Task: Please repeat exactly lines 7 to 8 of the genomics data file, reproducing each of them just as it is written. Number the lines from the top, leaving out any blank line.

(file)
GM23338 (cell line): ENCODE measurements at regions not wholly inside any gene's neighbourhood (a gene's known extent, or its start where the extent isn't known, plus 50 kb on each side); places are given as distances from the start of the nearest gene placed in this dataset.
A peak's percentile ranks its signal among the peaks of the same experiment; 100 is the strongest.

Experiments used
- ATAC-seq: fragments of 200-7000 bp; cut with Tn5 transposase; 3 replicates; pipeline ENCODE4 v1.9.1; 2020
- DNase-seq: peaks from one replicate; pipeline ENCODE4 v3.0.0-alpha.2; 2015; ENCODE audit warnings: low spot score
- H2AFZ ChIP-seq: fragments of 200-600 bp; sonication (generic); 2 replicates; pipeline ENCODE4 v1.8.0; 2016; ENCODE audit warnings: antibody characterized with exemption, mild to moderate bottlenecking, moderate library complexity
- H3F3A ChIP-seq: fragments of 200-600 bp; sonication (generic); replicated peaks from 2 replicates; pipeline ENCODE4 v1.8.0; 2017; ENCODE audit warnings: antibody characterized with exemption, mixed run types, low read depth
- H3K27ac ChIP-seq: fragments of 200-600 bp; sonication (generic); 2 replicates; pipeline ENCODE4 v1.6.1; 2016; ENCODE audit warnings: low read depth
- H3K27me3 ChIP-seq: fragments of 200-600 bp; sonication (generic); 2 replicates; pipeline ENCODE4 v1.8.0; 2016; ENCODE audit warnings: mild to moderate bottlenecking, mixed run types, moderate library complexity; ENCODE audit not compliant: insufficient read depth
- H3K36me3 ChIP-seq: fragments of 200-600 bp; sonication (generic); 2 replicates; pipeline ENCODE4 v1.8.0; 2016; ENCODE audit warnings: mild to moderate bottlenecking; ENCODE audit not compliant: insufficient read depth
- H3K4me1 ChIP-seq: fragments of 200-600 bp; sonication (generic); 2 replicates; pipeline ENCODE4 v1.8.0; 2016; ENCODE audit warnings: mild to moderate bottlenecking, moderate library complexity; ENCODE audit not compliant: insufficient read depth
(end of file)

- H3F3A ChIP-seq: fragments of 200-600 bp; sonication (generic); replicated peaks from 2 replicates; pipeline ENCODE4 v1.8.0; 2017; ENCODE audit warnings: antibody characterized with exemption, mixed run types, low read depth
- H3K27ac ChIP-seq: fragments of 200-600 bp; sonication (generic); 2 replicates; pipeline ENCODE4 v1.6.1; 2016; ENCODE audit warnings: low read depth